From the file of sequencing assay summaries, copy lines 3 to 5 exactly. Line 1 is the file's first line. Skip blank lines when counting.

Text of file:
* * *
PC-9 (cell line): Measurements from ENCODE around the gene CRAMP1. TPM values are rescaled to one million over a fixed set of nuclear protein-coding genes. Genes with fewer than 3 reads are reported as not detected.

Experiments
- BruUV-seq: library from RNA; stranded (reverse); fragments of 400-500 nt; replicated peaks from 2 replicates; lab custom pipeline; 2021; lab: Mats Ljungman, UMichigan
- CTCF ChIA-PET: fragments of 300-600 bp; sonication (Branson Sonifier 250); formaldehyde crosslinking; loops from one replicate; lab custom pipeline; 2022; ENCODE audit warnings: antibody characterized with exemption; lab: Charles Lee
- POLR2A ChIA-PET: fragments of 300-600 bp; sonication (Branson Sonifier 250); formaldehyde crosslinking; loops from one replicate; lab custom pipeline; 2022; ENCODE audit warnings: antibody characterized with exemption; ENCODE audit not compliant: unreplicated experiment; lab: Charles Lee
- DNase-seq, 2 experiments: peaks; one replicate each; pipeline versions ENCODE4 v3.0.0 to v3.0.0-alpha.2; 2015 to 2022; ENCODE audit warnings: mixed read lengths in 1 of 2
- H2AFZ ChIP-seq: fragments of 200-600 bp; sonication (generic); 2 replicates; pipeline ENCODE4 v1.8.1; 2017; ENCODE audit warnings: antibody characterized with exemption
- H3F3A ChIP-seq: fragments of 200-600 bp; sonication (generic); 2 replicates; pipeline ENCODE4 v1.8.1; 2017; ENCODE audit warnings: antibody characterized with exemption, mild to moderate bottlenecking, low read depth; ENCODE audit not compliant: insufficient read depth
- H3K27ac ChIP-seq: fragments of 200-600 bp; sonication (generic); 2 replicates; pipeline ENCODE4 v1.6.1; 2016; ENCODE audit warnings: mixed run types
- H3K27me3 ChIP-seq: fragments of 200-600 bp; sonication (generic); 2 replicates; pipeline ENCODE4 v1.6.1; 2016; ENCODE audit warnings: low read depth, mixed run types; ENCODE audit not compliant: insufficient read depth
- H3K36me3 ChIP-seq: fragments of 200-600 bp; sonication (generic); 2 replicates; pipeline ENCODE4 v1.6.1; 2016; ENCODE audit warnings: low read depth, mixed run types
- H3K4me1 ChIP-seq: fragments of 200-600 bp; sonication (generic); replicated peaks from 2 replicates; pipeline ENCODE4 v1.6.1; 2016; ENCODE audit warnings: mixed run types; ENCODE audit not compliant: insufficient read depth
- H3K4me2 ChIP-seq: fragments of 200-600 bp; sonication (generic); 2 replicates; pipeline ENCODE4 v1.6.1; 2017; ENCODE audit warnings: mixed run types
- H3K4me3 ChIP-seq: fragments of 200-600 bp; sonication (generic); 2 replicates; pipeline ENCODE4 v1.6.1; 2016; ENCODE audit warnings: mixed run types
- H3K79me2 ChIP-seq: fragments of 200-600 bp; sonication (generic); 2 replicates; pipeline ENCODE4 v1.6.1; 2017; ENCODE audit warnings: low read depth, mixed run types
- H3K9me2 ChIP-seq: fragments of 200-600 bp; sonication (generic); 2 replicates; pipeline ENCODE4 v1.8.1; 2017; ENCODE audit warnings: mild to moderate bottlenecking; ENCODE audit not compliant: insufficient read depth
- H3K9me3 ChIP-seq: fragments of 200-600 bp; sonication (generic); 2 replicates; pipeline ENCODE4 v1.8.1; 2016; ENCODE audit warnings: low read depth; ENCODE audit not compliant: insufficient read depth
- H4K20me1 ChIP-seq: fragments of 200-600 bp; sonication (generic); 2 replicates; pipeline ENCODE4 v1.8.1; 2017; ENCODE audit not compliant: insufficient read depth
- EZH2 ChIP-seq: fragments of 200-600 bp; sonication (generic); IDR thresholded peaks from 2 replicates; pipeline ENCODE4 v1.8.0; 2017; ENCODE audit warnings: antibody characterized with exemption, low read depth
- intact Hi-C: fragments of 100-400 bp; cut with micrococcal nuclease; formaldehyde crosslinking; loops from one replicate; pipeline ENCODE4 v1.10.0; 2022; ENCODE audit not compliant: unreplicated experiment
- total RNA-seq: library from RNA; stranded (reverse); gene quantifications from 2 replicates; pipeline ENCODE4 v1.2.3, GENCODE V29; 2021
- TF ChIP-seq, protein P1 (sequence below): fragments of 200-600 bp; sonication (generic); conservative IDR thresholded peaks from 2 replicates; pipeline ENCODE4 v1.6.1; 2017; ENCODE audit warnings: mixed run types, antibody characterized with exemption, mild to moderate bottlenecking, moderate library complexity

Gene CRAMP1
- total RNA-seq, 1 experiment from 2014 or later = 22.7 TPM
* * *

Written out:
- BruUV-seq: library from RNA; stranded (reverse); fragments of 400-500 nt; replicated peaks from 2 replicates; lab custom pipeline; 2021; lab: Mats Ljungman, UMichigan
- CTCF ChIA-PET: fragments of 300-600 bp; sonication (Branson Sonifier 250); formaldehyde crosslinking; loops from one replicate; lab custom pipeline; 2022; ENCODE audit warnings: antibody characterized with exemption; lab: Charles Lee
- POLR2A ChIA-PET: fragments of 300-600 bp; sonication (Branson Sonifier 250); formaldehyde crosslinking; loops from one replicate; lab custom pipeline; 2022; ENCODE audit warnings: antibody characterized with exemption; ENCODE audit not compliant: unreplicated experiment; lab: Charles Lee